And that started this snowball effect of ideas. It went from a poem, to a short story, to a stage play script, which I hope to see on a Chicago stage sometime soon, and into the novella that is in the book.
Cyrus Webb: Wow.
Dan Burns: So, when you ask about development as a writer and where stories come from, they can come from anywhere and they can grow organically over time. Sometimes an idea simply does not leave me alone, and I have to explore it further. And "Grace" in particular, when you made the comment that people will see themselves in these characters, there's a lot of characters in that novella. I think people will be able to identify with not only one, but many of the people, not only as themselves, but people they know, people in their family. I think it's just a glorious story that will make people laugh and maybe cry and-
Cyrus Webb: Yeah, definitely make them cry.
Dan Burns: Maybe shocked as well. The ending is quite interesting.
Cyrus Webb: Well, you brought up something I want to talk to you about. I mentioned before we began the segment, I wanted to talk to you about the association, pun intended, of individuals you've been able to surround yourself with that are also writers. But you said something just now that I definitely want to go back to, because this is something I didn't know about you and your work, that you don't change the stories. What I thought about when you said it, that the stories are almost like history, right? History is what it is. And we might like it or be able to add to it, but it is what it is. Is that a conscious decision you made to just say that, "This is what I wanted to write at that time, and I'm going to honor that time and honor those characters and where they were"?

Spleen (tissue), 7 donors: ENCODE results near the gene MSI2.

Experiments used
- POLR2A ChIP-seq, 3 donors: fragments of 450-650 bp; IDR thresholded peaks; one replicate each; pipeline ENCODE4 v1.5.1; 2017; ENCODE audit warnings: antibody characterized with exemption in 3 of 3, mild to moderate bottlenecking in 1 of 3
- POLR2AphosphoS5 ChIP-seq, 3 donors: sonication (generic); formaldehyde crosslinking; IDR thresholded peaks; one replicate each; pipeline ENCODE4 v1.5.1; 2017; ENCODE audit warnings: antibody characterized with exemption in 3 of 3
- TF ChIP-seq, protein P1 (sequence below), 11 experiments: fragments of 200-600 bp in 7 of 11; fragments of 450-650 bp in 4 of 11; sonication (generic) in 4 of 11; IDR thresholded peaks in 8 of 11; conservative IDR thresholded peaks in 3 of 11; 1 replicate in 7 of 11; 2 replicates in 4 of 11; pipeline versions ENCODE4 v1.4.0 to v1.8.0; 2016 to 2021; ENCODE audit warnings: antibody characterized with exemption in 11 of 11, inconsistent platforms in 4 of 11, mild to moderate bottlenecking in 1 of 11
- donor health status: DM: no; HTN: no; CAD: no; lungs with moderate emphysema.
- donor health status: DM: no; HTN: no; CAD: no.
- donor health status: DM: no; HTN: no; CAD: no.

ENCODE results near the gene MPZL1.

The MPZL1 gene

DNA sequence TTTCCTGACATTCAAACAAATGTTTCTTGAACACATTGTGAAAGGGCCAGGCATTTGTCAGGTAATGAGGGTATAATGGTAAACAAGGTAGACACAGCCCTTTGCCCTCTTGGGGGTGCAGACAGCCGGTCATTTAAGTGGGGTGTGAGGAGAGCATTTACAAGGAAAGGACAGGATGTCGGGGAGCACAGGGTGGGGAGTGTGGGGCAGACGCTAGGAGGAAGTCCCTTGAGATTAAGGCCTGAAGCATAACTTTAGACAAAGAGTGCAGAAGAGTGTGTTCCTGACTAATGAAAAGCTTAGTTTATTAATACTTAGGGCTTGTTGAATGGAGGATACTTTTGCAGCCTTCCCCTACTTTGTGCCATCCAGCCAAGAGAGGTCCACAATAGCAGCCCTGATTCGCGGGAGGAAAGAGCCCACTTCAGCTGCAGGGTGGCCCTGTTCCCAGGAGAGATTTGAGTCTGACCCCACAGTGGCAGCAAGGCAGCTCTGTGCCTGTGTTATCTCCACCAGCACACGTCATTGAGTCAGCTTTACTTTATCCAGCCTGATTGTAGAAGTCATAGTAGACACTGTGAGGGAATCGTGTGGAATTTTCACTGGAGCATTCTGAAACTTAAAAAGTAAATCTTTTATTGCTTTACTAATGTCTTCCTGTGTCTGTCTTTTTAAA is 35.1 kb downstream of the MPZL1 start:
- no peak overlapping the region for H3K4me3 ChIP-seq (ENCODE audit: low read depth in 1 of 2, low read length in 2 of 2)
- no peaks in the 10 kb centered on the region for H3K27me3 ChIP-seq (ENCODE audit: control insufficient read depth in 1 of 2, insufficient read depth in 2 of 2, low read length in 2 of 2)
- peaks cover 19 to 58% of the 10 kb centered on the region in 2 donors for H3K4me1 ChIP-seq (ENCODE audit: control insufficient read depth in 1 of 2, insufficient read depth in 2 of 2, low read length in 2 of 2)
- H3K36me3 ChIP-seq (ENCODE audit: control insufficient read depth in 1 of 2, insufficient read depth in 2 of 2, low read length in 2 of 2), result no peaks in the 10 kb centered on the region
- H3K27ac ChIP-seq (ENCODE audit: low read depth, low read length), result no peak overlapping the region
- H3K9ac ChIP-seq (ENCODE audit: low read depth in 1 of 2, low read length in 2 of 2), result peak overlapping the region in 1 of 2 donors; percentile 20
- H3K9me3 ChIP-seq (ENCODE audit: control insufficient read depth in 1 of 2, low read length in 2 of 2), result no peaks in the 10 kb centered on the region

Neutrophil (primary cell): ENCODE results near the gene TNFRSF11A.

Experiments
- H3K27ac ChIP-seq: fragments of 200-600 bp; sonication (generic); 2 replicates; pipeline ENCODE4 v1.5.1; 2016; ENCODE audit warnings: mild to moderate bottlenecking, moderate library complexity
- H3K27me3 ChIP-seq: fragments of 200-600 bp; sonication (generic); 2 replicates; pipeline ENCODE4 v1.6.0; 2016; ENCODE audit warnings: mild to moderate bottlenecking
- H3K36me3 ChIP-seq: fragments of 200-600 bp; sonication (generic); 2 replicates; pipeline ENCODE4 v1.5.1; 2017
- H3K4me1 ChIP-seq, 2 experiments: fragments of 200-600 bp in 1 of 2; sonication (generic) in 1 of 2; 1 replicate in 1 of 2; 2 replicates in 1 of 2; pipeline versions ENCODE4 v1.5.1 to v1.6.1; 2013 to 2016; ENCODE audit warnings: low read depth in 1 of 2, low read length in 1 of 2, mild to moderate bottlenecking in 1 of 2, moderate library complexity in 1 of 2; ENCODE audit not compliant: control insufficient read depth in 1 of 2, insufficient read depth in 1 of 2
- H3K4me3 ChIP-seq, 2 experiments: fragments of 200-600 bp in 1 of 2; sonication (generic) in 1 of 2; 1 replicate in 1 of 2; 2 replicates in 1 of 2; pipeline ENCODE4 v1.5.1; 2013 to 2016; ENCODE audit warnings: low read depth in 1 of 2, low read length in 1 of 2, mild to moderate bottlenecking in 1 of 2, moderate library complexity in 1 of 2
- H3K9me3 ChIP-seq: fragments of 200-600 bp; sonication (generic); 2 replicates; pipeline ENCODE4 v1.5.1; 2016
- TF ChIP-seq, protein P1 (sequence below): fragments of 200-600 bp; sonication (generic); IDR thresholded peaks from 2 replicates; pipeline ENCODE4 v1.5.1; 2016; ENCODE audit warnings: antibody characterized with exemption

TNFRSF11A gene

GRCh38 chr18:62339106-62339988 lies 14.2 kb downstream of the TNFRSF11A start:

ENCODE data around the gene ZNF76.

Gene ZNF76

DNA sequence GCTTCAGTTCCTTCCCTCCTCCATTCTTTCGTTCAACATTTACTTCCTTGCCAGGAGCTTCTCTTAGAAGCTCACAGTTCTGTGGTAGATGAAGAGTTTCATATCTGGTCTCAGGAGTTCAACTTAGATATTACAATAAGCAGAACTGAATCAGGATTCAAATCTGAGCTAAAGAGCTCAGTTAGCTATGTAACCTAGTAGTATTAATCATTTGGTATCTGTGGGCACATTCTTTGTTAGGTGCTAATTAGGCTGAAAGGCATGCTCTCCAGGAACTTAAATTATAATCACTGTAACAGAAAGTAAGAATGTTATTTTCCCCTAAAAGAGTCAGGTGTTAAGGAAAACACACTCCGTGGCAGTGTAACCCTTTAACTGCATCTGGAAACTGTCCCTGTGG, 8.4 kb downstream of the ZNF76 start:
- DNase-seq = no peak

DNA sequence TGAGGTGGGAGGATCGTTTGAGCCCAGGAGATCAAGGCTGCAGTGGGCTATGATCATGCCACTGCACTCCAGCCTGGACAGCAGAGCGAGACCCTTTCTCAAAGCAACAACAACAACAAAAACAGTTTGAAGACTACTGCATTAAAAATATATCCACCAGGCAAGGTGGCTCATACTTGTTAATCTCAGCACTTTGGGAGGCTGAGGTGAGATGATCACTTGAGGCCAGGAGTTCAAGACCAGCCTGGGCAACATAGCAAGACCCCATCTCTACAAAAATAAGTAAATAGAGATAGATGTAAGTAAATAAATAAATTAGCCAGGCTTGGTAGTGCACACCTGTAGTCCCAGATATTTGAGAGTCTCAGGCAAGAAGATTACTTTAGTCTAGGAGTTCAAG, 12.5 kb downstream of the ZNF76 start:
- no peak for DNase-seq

Dan Burns: Absolutely. As I mentioned, the stories mark that history, that point in history, in my life. And I need to leave them be. I could go back and edit and change all the stories I've written. But there's so much more to work on, so many new ideas and stories to tell. So I'm going to leave them where they're at. And take it from there.
Cyrus Webb: For those who are just tuning in, and no matter on what platform you may be joining us, whether it's our TV program or through our web series and other platforms, you're watching Cyrus Webb Represents. I'm sitting down with my good friend, author Dan Burns, for our very first in-person conversation together. Dan has been a guest on the radio show, Conversations Live, several times. We're meeting for the first time here in Chicago to discuss his career and his brand new book, called Grace. We're going to be letting you all know how you can get your own copy of the book and stay connected with Dan as well.
So Dan, let's talk about this group that you've been able to form, because I think what's so interesting is that we need to have people around us to support us, who understand the process and what we go through. You've been able to do that with fellow authors as well. Why has that been so important for you?